It’s interesting. There are people out there who love the Christmas season. They love it so much they had the Christmas decorations up before Thanksgiving. They started planning Christmas gifts in July. They dressed up as a reindeer for Halloween. Those sorts of people. The celebration just can’t come soon enough.
And then there are people who have a hard time during the Christmas season. I’m not talking about scrooges. I’m talking about those of you who have suffered loss, who have been hurt, or who carry scars that seem to break back open this time of year. For those of you in that camp, celebrations are reminders of all those wounds.
Those who really love to celebrate can get frustrated or discouraged by those who struggle through the Christmas season. And those who struggle with the Christmas season can get irritated by those who celebrate joyfully during the Christmas season. The author of the book of Ecclesiastes, King Solomon of Israel, knew that each season of life comes with ups and downs. Let’s read what he wrote:
For everything there is a season, and a time for every matter under heaven:
a time to be born, and a time to die;
a time to plant, and a time to pluck up what is planted;
a time to kill, and a time to heal;
a time to break down, and a time to build up;
a time to weep, and a time to laugh;
a time to mourn, and a time to dance;
a time to cast away stones, and a time to gather stones together;
a time to embrace, and a time to refrain from embracing;
a time to seek, and a time to lose;
a time to keep, and a time to cast away;
a time to tear, and a time to sew;
a time to keep silence, and a time to speak;
a time to love, and a time to hate;
a time for war, and a time for peace.
What gain has the worker from his toil? I have seen the business that God has given to the children of man to be busy with. He has made everything beautiful in its time. Also, he has put eternity into man’s heart, yet so that he cannot find out what God has done from the beginning to the end. I perceived that there is nothing better for them than to be joyful and to do good as long as they live; also that everyone should eat and drink and take pleasure in all his toil—this is God’s gift to man. (Ecclesiastes 3:1–13, ESV)

For everything there is a season. The Christmas season is…
…a time to heal.
…a time to build up.
…a time to laugh.
…a time to dance.
…a time to embrace.
…a time to keep.
…a time to love.
…a time for peace.
God has made everything beautiful in its time. For some, life seems like a continual stream of struggles and disappointments, but God will make life beautiful in his timing.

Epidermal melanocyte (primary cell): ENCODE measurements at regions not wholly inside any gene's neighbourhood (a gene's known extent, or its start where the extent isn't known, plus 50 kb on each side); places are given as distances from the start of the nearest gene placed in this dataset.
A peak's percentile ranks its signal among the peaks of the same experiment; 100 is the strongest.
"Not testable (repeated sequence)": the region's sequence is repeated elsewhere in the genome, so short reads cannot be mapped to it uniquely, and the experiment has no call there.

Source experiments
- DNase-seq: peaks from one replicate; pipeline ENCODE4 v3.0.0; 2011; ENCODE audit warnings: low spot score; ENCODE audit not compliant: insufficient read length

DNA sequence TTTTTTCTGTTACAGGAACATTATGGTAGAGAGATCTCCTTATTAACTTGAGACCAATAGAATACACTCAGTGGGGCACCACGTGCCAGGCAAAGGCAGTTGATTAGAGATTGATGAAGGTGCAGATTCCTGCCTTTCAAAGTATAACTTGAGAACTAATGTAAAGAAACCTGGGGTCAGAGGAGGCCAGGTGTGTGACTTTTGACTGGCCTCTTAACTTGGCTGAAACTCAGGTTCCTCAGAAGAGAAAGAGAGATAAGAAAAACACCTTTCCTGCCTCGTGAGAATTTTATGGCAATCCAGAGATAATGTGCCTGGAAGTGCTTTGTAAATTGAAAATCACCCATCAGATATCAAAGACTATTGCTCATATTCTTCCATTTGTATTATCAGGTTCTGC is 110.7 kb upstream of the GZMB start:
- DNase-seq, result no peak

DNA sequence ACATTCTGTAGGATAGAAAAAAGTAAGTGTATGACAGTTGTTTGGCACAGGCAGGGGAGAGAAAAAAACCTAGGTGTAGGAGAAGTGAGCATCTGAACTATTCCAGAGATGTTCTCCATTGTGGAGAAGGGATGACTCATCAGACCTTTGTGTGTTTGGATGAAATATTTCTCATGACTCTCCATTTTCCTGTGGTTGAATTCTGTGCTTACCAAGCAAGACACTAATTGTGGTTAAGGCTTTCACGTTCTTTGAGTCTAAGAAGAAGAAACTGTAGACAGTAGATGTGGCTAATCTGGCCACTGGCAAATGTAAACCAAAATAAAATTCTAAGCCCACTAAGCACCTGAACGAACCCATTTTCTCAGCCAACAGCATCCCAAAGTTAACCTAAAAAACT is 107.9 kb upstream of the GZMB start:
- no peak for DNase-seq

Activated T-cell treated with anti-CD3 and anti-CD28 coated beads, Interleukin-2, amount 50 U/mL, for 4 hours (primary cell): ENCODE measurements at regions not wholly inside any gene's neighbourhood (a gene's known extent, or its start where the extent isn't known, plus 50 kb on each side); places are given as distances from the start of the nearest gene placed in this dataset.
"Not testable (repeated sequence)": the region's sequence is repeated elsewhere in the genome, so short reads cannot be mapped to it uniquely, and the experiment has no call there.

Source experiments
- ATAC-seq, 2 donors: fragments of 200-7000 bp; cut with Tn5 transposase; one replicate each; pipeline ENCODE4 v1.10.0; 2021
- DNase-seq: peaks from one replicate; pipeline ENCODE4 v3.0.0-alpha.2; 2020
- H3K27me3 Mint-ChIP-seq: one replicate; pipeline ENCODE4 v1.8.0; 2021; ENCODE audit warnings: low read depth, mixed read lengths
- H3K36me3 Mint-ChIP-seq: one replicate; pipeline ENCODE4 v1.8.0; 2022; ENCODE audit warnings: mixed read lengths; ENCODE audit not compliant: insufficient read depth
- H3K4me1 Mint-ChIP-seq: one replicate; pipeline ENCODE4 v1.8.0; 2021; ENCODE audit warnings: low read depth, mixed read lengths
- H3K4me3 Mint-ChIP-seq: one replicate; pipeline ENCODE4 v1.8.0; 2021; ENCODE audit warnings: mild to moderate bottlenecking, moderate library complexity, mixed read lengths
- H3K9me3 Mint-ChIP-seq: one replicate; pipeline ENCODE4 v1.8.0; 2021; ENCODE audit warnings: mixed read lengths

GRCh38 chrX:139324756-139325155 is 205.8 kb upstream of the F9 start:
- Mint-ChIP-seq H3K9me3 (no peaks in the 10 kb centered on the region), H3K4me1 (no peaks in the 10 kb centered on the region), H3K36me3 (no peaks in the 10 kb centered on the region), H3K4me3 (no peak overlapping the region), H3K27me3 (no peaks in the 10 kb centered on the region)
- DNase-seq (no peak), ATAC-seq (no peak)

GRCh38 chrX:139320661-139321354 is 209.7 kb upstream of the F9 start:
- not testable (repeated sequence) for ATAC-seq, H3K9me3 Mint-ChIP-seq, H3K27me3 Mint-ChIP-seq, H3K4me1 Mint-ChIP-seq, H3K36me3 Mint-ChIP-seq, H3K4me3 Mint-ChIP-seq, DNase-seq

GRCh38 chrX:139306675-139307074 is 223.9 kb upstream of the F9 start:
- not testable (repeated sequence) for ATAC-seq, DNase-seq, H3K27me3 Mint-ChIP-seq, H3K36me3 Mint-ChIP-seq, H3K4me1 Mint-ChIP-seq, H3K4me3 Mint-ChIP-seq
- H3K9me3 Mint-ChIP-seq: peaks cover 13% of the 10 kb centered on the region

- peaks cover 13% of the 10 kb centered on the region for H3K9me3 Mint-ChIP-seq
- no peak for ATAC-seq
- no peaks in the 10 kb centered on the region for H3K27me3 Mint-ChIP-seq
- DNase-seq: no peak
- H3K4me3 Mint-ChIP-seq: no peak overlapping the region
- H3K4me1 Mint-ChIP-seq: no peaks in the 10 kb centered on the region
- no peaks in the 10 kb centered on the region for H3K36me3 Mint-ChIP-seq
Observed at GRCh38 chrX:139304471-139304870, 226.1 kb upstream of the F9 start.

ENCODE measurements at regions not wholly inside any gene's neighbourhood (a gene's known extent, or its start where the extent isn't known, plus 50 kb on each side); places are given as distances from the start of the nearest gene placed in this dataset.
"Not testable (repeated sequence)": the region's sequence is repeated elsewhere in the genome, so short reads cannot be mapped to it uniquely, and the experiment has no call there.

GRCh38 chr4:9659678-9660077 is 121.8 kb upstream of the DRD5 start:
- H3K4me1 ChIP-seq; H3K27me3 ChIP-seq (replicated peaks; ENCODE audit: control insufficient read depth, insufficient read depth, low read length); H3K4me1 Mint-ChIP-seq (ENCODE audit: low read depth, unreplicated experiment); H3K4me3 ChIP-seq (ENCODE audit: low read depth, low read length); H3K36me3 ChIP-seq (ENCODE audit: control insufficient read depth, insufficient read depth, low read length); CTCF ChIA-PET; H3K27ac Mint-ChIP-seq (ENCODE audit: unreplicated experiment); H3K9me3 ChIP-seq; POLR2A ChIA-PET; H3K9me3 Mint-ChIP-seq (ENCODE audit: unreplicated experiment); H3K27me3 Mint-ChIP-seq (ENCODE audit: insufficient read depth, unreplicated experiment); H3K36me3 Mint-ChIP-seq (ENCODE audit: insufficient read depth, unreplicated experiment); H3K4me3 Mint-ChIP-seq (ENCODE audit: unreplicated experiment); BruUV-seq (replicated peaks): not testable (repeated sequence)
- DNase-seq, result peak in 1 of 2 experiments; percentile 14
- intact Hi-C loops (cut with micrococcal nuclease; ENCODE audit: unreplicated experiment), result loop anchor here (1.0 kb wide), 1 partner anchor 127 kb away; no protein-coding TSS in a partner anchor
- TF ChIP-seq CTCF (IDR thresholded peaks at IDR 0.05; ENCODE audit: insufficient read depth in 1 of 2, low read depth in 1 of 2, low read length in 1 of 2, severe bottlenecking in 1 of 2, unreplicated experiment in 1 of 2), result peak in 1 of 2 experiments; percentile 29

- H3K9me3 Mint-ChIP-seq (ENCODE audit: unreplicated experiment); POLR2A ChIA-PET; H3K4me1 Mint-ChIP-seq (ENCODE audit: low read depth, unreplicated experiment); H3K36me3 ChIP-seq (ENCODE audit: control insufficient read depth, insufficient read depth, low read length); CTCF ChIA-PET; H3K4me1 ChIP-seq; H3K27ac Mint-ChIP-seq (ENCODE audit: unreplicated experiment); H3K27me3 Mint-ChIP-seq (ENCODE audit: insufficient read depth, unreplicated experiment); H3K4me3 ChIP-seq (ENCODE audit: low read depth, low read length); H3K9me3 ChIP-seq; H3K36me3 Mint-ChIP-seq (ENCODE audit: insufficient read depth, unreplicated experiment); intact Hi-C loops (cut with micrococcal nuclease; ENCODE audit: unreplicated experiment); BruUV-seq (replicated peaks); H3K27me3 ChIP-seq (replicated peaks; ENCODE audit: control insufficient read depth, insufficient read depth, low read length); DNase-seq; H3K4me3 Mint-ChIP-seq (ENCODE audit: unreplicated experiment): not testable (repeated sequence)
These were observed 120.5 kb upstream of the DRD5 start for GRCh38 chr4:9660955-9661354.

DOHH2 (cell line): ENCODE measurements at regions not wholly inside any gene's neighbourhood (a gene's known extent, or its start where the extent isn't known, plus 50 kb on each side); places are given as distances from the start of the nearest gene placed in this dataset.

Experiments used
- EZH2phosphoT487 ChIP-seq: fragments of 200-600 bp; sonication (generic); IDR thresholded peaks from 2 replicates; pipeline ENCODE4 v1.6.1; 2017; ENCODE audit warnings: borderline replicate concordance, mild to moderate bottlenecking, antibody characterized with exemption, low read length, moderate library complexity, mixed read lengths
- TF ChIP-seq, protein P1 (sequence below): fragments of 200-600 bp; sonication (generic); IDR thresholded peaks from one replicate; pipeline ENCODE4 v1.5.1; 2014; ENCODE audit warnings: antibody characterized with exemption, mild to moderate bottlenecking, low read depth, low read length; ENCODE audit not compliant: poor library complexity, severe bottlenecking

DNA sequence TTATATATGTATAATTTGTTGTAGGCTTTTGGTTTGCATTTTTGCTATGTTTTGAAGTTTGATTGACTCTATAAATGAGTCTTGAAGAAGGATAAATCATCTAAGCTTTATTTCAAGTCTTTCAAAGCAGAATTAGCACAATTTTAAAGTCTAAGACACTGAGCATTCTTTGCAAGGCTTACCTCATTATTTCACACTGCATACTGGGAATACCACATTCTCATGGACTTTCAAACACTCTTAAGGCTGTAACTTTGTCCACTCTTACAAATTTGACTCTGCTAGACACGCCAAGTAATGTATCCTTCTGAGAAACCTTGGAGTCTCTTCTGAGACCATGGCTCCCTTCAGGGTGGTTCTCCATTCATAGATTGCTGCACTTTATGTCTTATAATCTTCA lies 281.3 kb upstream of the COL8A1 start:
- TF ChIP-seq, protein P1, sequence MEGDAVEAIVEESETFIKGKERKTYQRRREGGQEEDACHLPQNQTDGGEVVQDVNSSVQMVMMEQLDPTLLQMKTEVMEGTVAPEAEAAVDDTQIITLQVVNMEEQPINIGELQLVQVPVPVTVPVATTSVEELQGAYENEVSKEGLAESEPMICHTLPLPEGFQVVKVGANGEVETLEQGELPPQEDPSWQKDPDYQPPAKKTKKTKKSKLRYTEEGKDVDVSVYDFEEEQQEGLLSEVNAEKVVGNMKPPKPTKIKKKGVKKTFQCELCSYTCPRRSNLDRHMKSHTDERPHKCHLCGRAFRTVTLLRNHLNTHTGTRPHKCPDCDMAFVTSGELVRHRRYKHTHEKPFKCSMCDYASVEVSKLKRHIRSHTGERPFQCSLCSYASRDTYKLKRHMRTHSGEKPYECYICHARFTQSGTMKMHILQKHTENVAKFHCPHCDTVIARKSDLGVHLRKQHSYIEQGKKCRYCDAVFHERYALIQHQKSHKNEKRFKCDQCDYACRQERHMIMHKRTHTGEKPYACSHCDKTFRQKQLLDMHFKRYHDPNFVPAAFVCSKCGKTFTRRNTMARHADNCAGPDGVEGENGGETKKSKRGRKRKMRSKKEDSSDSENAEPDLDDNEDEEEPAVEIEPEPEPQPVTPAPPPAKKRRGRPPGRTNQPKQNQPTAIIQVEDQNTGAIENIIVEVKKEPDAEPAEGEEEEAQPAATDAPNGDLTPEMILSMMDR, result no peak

Solomon said that there is nothing better for us than to be joyful and to do good as long as they live. He said that we all should eat and drink and take pleasure in all we do. He said that pleasure in life is God’s gift to man.
God wants you to experience the gift of joy as you celebrate this Christmas season.
So, there is a time to…
Heal and Build Up
In the passage, Solomon says pretty clearly that God has given humankind a gift of pleasure. To be joyful, to celebrate, to laugh and dance, is to enjoy the good gifts that God has given us.
There is a problem when we enter into a season of celebration, and when someone is discouraged, depressed, or frustrated with the season. God’s heart is to see that person healed from their discouragement and built up where they were torn down.
In 1 Thessalonians 5, the Apostle Paul speaks of the Day of the Lord, this day when Jesus will return and the whole world will undergo judgment.
He says that the people of the night—that is, those who walk in darkness—they should be fearful of coming judgment. People who don’t follow Jesus as Lord, but revel in their sinful behavior should have reason to be troubled, reason to be depressed, reason to be frustrated with life.
Paul specifically references alcoholics who get drunk at night to drown their sorrows. But, then he says this about those who walk in the light:

Since we belong to the day, let us be sober…For God has not destined us for wrath, but to obtain salvation through our Lord Jesus Christ, who died for us…Therefore encourage one another and build one another up, just as you are doing. (1 Thessalonians 5:8–11, ESV)

Do you see the connection there?
Someone who is discouraged, depressed, frustrated with life needs healing. They need built up. They need encouraged. They need people to spend time with them and express care for them.